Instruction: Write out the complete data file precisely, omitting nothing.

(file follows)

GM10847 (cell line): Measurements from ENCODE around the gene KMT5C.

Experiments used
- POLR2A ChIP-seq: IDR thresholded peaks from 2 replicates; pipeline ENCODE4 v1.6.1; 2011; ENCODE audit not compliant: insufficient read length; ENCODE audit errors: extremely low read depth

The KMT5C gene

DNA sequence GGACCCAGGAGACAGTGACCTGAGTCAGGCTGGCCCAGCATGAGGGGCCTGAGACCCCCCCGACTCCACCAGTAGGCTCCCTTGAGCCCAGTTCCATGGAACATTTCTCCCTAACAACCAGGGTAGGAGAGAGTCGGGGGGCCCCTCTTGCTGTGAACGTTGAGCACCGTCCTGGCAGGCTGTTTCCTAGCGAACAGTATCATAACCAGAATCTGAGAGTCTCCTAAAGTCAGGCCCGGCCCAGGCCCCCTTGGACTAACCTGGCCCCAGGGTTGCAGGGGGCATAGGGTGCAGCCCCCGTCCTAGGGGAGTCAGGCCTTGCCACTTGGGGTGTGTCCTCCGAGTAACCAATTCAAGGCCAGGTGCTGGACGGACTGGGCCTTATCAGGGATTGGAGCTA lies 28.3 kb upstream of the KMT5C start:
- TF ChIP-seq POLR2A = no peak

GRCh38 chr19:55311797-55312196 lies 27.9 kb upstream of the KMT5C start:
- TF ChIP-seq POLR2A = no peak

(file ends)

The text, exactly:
GM10847 (cell line): Measurements from ENCODE around the gene KMT5C.

Experiments used
- POLR2A ChIP-seq: IDR thresholded peaks from 2 replicates; pipeline ENCODE4 v1.6.1; 2011; ENCODE audit not compliant: insufficient read length; ENCODE audit errors: extremely low read depth

The KMT5C gene

DNA sequence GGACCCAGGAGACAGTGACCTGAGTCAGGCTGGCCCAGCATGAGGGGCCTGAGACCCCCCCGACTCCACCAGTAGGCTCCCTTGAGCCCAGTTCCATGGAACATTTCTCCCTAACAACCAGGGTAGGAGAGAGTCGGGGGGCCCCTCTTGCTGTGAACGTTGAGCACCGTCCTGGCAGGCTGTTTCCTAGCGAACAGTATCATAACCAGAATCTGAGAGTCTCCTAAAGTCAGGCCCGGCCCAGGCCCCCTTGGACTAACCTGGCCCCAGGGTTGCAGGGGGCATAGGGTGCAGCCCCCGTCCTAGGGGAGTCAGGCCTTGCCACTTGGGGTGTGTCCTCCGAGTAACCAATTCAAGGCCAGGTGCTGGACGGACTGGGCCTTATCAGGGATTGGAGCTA lies 28.3 kb upstream of the KMT5C start:
- TF ChIP-seq POLR2A = no peak

GRCh38 chr19:55311797-55312196 lies 27.9 kb upstream of the KMT5C start:
- TF ChIP-seq POLR2A = no peak